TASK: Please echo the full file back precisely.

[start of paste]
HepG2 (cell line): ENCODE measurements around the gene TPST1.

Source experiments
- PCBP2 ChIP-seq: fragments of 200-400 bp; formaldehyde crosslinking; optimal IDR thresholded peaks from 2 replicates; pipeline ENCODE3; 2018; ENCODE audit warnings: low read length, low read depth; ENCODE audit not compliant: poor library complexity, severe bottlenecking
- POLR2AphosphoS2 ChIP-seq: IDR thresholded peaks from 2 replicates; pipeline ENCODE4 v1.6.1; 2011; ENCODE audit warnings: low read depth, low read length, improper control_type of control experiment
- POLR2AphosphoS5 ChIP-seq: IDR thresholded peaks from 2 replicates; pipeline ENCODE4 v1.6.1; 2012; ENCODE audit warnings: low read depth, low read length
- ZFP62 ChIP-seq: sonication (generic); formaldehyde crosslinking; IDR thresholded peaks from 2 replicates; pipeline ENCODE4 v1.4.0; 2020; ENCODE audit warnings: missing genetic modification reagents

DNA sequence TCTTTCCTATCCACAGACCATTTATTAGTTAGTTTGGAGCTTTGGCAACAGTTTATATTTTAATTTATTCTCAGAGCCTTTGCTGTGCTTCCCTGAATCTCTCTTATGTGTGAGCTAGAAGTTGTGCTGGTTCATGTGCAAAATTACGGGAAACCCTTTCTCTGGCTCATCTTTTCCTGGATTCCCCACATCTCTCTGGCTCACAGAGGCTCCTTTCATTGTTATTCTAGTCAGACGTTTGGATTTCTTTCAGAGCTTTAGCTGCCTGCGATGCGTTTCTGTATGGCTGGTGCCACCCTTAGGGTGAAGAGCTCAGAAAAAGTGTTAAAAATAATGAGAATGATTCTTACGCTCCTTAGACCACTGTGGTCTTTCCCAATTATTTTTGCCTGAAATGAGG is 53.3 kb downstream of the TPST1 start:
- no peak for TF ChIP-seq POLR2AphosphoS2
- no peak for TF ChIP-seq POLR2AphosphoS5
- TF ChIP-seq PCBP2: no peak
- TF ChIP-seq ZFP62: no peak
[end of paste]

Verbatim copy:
HepG2 (cell line): ENCODE measurements around the gene TPST1.

Source experiments
- PCBP2 ChIP-seq: fragments of 200-400 bp; formaldehyde crosslinking; optimal IDR thresholded peaks from 2 replicates; pipeline ENCODE3; 2018; ENCODE audit warnings: low read length, low read depth; ENCODE audit not compliant: poor library complexity, severe bottlenecking
- POLR2AphosphoS2 ChIP-seq: IDR thresholded peaks from 2 replicates; pipeline ENCODE4 v1.6.1; 2011; ENCODE audit warnings: low read depth, low read length, improper control_type of control experiment
- POLR2AphosphoS5 ChIP-seq: IDR thresholded peaks from 2 replicates; pipeline ENCODE4 v1.6.1; 2012; ENCODE audit warnings: low read depth, low read length
- ZFP62 ChIP-seq: sonication (generic); formaldehyde crosslinking; IDR thresholded peaks from 2 replicates; pipeline ENCODE4 v1.4.0; 2020; ENCODE audit warnings: missing genetic modification reagents

DNA sequence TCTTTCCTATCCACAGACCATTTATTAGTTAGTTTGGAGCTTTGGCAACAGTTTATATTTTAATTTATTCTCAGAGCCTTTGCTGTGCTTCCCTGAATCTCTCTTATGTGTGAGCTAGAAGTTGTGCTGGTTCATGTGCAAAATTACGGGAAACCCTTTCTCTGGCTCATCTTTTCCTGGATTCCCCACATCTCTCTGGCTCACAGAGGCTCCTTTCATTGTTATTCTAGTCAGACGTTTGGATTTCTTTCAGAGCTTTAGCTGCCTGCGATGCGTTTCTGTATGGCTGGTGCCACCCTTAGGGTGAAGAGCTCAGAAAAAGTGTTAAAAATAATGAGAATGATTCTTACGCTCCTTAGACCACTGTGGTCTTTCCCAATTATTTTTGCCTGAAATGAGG is 53.3 kb downstream of the TPST1 start:
- no peak for TF ChIP-seq POLR2AphosphoS2
- no peak for TF ChIP-seq POLR2AphosphoS5
- TF ChIP-seq PCBP2: no peak
- TF ChIP-seq ZFP62: no peak